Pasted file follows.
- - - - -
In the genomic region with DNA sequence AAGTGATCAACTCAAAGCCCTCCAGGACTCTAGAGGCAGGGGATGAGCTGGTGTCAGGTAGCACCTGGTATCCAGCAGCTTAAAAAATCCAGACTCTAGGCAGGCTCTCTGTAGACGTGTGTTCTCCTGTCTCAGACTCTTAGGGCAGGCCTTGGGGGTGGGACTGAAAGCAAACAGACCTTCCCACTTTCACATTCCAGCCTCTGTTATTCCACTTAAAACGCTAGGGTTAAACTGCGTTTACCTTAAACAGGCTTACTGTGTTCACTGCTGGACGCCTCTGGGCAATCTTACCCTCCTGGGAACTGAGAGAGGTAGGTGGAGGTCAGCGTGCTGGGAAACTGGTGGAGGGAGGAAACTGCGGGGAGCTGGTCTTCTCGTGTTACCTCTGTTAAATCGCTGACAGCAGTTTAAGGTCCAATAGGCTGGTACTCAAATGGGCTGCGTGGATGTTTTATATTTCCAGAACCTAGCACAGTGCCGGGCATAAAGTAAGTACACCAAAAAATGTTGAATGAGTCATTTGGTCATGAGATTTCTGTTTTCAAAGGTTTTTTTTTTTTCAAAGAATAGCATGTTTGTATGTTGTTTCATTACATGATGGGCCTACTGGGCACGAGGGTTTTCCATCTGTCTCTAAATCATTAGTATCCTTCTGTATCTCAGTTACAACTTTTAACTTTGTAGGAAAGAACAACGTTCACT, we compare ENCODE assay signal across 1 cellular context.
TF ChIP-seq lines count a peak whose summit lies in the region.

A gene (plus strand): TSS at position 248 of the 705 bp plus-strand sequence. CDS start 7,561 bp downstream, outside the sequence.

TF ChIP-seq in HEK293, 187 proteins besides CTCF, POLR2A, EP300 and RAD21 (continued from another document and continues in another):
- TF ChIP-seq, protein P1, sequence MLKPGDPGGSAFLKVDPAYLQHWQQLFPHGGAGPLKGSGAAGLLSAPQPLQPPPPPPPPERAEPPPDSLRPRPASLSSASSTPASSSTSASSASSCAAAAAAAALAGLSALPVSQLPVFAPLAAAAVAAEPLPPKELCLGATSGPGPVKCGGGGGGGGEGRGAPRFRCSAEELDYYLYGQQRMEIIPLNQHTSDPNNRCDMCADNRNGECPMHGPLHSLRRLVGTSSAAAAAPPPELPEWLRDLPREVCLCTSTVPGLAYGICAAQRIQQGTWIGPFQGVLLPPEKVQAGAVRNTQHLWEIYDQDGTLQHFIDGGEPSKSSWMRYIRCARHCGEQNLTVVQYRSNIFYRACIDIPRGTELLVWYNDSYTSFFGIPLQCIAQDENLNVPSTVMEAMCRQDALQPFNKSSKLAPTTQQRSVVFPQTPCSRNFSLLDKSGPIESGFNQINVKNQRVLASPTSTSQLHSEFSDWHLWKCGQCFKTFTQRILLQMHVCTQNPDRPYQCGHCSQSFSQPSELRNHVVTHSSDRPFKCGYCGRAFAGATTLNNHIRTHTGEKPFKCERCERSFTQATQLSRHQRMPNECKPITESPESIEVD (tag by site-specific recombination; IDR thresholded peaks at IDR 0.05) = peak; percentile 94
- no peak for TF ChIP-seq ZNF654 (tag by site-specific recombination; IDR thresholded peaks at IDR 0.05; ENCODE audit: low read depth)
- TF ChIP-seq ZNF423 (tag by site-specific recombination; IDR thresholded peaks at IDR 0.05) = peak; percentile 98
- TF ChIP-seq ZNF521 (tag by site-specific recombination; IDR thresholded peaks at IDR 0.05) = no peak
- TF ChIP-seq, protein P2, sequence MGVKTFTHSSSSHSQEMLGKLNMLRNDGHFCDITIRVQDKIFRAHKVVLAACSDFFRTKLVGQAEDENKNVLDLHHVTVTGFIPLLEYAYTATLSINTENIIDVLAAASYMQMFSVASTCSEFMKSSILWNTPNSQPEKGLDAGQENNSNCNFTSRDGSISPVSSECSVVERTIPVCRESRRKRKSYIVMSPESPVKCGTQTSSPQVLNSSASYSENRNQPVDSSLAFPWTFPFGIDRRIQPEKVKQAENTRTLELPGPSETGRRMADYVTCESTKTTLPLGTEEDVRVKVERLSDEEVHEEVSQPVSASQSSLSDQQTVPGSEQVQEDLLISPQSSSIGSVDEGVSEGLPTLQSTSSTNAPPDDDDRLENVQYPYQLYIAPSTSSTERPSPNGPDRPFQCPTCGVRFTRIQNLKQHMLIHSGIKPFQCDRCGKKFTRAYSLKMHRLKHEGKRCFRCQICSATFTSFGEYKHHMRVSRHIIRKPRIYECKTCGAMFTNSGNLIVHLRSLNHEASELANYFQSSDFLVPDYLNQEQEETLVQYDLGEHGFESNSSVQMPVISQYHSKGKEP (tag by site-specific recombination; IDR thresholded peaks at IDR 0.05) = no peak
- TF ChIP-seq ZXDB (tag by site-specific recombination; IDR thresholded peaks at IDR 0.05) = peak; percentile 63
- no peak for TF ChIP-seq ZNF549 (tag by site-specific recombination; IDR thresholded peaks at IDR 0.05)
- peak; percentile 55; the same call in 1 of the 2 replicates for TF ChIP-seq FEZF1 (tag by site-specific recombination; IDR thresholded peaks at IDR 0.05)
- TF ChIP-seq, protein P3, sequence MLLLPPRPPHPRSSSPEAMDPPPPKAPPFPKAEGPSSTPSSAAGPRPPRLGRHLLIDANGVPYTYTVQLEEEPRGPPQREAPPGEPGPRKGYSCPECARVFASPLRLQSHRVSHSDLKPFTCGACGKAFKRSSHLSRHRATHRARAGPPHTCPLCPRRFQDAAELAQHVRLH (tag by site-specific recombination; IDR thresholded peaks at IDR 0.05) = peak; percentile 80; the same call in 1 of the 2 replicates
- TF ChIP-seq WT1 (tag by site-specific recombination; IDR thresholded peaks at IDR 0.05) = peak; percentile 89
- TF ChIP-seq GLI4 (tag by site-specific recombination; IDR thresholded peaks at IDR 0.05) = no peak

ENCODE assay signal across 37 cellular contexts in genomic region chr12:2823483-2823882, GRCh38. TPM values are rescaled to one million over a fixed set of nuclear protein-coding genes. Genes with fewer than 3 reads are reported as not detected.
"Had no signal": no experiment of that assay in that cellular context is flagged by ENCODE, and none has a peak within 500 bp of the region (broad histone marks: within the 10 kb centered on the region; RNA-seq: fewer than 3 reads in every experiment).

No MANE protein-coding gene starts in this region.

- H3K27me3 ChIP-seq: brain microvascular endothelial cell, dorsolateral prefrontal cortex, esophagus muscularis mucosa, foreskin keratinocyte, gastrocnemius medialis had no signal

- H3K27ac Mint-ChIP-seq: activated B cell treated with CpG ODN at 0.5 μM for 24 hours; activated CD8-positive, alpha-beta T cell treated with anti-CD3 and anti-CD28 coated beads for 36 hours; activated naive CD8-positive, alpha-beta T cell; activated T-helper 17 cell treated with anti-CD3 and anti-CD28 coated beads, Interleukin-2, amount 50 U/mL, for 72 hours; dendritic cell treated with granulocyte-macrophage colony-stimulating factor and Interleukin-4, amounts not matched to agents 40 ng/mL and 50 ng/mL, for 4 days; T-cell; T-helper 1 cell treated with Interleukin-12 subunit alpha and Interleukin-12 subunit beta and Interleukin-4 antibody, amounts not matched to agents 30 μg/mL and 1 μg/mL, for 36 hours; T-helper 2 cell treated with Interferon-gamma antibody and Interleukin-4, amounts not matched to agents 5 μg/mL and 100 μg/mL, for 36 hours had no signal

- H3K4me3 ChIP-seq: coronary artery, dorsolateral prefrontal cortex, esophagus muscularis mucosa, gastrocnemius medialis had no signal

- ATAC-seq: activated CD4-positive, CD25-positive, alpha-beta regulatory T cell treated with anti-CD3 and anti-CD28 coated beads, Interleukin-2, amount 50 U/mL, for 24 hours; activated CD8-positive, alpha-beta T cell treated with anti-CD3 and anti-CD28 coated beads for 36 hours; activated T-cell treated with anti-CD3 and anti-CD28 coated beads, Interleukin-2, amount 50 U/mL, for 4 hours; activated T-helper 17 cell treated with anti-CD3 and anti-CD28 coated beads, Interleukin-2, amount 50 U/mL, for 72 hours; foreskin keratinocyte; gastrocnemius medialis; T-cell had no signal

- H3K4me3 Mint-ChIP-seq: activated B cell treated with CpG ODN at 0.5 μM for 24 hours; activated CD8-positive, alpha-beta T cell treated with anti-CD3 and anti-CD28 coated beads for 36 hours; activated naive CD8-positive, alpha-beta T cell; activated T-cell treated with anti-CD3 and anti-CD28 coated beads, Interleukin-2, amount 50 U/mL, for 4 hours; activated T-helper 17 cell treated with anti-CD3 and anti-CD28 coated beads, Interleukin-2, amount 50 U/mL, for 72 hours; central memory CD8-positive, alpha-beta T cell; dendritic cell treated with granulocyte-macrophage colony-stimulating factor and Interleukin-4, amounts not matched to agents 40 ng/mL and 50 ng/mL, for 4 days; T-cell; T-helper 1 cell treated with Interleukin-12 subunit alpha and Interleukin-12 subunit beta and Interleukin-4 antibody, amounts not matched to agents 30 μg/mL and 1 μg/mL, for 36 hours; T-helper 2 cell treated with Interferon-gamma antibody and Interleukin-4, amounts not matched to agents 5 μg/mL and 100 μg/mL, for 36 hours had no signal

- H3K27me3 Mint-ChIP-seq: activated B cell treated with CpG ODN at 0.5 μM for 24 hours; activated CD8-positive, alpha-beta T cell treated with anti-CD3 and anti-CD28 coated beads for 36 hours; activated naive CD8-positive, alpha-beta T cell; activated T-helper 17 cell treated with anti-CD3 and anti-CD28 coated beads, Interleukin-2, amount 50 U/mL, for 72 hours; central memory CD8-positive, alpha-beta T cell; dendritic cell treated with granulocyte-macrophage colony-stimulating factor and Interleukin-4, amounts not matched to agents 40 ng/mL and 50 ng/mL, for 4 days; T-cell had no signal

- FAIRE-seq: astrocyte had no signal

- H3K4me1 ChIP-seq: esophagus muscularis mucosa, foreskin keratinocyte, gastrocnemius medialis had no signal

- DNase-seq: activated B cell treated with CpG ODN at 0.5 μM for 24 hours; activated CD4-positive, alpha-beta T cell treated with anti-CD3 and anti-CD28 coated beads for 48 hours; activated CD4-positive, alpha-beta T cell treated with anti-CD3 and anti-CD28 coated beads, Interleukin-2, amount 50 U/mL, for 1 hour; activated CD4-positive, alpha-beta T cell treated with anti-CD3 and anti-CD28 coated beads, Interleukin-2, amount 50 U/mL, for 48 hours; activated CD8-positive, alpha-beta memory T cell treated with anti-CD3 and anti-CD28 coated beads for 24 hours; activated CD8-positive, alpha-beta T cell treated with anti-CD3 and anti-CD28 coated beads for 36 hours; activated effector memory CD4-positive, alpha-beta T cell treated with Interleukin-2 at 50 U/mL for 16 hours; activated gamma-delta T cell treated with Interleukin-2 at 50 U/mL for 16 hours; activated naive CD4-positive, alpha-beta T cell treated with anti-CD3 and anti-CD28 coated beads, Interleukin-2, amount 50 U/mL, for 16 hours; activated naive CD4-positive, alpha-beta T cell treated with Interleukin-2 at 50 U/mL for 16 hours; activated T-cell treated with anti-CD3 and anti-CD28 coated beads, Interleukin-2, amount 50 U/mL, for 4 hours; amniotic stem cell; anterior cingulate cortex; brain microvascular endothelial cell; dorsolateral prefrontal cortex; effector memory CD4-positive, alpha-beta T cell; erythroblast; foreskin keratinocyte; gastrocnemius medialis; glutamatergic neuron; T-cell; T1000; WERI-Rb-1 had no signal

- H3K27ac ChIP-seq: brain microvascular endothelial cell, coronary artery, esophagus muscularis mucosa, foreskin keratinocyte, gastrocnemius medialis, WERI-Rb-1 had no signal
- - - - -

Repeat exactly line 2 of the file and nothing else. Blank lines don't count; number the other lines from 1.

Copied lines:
TF ChIP-seq lines count a peak whose summit lies in the region.